Triton vs. PyTorch, Ensembled GPUs, and Dynamic Batching for LLM Inference
GitLab uses Triton for LLM inference because it is better suited for scaling to the high volume of requests that GitLab receives. Triton is also easier to wrap and scale than other model servers, such as PyTorch servers.
GitLab has not yet experimented with Hugging Face's TGI or VLLM model servers, as these were still in the early stages of development when GitLab first deployed its LLM inference pipeline.
When it comes to dynamic batching, GitLab's strategy is to optimize for the specific use case, load, query level, volume, and number of GPUs available. For example, if GitLab has 500 GPUs for a 7B model, it can use a different batching strategy than if it only has a few GPUs for a smaller model.
GitLab also uses an ensemble of GPUs to handle requests. This means that GitLab uses a mix of different types of GPUs, including high-performance GPUs and lower-performance GPUs. GitLab load balances requests across the ensemble of GPUs to optimize for performance and cost.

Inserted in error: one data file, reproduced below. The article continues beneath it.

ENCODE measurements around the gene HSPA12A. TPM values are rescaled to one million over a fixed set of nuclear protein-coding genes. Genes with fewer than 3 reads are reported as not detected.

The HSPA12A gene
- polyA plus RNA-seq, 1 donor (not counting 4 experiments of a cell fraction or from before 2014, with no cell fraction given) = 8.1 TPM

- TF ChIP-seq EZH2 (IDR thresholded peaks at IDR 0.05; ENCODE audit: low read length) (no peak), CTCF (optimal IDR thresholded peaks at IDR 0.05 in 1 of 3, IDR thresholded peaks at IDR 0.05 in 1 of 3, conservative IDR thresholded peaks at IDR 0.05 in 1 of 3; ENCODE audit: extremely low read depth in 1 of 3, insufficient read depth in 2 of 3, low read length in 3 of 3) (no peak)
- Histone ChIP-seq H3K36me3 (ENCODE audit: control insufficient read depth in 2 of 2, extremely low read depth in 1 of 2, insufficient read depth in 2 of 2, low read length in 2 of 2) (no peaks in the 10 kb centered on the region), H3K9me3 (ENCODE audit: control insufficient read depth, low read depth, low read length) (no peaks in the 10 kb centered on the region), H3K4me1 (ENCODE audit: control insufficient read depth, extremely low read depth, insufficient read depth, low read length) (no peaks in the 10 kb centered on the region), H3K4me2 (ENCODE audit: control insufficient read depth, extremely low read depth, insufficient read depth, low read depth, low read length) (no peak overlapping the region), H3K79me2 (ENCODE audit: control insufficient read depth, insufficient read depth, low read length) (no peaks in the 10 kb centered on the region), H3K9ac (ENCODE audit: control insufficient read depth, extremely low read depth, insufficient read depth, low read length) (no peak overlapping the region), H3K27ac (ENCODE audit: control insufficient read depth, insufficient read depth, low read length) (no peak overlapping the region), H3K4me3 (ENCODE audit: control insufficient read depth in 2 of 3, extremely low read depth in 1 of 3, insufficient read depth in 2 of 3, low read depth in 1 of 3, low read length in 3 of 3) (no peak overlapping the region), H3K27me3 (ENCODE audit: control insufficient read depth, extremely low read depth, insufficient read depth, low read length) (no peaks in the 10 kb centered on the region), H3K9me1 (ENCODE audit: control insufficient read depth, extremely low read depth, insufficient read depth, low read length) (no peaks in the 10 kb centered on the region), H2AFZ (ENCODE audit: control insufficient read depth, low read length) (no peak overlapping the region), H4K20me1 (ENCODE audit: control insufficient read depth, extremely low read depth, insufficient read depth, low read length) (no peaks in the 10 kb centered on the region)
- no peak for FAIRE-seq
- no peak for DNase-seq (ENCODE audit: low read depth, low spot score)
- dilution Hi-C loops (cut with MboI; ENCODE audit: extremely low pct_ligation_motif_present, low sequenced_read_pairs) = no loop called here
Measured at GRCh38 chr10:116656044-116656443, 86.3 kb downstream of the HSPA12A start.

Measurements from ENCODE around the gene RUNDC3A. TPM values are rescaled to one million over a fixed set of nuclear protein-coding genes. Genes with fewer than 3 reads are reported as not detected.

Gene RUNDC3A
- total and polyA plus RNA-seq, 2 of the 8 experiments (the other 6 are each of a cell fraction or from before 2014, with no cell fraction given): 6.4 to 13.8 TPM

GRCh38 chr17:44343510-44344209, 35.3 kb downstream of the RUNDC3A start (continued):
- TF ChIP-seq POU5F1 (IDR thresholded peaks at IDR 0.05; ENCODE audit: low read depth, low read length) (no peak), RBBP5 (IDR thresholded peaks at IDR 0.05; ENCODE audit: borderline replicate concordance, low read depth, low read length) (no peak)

Here are some tips for designing an architecture to ensemble GPUs and optimize load balancing:
- Understand your traffic patterns. When are your peak traffic times? What types of requests do you receive most often?
- Use A/B testing to experiment with different GPU configurations and load balancing strategies.
- Monitor your performance and latency to ensure that your architecture is meeting your needs.
Here are some specific examples of how GitLab has optimized its architecture for ensembled GPUs and dynamic batching:
- GitLab uses a dynamic orchestration system to assign requests to GPUs based on their type, performance, and availability.